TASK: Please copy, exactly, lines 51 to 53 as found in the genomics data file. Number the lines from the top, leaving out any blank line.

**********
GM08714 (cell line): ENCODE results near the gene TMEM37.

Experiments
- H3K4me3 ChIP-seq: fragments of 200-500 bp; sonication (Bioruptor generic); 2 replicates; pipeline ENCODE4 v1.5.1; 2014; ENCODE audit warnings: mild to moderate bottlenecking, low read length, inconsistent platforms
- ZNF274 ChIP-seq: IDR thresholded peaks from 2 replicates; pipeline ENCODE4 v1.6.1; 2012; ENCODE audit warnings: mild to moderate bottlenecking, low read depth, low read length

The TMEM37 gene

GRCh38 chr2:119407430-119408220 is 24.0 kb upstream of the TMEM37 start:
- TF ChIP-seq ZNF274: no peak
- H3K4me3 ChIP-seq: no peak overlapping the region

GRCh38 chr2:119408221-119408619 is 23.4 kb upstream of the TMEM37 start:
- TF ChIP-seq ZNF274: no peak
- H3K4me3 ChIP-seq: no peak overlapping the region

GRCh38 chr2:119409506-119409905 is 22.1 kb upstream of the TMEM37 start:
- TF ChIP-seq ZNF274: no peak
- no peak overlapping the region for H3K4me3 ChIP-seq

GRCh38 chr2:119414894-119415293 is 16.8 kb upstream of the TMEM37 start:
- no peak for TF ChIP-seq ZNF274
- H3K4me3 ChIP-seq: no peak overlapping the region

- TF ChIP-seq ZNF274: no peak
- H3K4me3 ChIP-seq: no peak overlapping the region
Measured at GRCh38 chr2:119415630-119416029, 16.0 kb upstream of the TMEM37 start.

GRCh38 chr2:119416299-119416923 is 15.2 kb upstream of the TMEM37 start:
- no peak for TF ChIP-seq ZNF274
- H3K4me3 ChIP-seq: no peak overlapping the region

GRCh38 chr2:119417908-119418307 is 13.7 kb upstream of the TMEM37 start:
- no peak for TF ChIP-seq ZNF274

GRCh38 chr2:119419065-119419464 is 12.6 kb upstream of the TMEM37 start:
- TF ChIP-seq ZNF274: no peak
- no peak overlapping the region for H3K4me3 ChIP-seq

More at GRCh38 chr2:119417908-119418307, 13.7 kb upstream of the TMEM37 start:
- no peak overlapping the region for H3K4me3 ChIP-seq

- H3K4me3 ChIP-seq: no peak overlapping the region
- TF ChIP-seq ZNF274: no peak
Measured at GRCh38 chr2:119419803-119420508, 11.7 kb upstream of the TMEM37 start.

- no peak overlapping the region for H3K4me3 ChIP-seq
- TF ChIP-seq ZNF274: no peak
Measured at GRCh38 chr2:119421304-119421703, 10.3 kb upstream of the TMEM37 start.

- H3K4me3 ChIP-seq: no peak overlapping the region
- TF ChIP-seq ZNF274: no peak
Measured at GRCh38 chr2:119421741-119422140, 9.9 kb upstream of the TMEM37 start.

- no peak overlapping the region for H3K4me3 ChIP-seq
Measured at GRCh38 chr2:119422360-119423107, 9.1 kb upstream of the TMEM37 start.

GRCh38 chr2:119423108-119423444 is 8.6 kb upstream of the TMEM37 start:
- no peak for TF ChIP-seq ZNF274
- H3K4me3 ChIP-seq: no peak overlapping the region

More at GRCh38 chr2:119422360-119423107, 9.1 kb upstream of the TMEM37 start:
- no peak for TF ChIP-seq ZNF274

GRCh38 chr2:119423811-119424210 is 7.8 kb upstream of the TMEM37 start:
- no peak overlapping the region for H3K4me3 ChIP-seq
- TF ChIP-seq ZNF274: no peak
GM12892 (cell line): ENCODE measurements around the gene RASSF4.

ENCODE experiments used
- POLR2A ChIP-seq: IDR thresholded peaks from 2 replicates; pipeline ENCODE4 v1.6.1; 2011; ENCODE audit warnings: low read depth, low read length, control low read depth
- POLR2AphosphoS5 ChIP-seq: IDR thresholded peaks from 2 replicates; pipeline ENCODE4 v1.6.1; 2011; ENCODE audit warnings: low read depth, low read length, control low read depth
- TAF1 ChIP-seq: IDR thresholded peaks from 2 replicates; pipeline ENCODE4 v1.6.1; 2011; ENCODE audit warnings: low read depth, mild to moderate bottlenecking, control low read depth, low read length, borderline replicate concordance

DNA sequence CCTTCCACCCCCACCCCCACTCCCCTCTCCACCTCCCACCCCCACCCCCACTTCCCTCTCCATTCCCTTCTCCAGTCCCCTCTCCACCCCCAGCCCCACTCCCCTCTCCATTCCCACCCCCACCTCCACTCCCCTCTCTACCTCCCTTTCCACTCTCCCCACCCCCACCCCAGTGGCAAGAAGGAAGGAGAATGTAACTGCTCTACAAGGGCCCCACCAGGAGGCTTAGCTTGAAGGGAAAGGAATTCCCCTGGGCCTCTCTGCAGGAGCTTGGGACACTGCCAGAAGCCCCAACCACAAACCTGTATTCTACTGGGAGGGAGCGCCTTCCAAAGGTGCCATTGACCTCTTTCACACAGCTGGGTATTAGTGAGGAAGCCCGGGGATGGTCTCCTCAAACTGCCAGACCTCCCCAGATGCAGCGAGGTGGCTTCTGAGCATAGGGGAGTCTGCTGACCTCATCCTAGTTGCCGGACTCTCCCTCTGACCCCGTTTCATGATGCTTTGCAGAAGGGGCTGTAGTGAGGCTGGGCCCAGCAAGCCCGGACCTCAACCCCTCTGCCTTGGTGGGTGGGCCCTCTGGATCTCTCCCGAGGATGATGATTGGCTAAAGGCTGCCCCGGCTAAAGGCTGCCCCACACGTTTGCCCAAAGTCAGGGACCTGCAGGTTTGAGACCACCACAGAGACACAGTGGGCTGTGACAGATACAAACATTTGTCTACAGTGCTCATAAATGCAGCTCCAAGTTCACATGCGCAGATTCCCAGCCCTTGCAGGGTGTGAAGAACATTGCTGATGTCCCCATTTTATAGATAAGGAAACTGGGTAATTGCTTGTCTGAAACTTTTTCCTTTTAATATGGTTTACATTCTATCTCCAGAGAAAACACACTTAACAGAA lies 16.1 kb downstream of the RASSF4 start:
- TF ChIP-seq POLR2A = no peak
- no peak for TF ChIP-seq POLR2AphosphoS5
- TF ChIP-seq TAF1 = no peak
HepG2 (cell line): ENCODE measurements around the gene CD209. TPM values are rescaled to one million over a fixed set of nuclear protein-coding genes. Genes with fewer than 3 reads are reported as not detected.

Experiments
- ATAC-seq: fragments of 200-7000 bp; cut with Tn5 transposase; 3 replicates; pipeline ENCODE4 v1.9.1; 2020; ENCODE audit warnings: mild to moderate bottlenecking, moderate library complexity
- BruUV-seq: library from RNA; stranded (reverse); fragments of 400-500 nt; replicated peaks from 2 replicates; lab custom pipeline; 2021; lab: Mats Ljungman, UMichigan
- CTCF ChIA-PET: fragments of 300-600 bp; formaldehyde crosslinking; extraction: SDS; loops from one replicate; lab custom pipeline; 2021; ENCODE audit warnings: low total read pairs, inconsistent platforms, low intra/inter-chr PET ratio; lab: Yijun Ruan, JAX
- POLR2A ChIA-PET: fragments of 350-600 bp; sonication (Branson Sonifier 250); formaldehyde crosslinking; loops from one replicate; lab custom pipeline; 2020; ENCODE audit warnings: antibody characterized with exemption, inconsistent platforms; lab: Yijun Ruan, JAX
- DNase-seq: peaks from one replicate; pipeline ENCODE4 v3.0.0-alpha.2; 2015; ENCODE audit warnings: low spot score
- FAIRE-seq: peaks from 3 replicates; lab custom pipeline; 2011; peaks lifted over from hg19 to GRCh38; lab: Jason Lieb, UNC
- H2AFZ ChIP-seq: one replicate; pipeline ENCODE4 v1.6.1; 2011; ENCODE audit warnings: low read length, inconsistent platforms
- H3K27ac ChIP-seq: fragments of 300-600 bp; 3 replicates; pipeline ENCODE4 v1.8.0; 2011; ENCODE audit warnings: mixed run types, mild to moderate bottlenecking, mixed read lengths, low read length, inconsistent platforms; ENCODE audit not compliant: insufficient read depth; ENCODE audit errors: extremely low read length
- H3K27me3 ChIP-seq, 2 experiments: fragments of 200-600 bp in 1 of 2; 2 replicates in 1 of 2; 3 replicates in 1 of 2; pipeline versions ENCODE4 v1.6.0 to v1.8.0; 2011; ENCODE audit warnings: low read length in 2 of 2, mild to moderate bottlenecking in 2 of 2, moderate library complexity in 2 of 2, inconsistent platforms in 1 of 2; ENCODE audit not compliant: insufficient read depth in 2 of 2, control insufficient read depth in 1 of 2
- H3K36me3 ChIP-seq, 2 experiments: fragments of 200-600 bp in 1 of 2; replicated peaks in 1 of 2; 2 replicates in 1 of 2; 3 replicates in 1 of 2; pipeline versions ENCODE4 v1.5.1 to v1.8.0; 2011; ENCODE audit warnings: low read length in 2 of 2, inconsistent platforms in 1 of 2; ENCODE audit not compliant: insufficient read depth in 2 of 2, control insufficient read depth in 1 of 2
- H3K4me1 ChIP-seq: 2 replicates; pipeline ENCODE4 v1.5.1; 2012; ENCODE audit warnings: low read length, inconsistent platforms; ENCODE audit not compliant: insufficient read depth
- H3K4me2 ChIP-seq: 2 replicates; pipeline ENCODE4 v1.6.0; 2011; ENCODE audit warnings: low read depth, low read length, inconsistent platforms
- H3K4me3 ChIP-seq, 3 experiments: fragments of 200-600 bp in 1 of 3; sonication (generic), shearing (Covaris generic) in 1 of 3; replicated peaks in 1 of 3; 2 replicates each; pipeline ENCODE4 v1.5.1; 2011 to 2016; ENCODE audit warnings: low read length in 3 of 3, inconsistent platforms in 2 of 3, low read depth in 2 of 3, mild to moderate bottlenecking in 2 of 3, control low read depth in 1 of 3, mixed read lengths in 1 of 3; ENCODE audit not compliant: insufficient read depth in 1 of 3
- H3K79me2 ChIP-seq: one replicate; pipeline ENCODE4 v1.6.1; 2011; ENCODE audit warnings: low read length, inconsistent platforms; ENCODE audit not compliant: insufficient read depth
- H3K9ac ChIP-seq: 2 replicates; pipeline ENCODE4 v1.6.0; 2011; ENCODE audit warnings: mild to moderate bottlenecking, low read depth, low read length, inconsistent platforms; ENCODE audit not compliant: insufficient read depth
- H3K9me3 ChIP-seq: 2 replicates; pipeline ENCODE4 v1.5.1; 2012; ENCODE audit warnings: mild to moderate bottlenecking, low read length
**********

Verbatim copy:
ENCODE experiments used
- POLR2A ChIP-seq: IDR thresholded peaks from 2 replicates; pipeline ENCODE4 v1.6.1; 2011; ENCODE audit warnings: low read depth, low read length, control low read depth
- POLR2AphosphoS5 ChIP-seq: IDR thresholded peaks from 2 replicates; pipeline ENCODE4 v1.6.1; 2011; ENCODE audit warnings: low read depth, low read length, control low read depth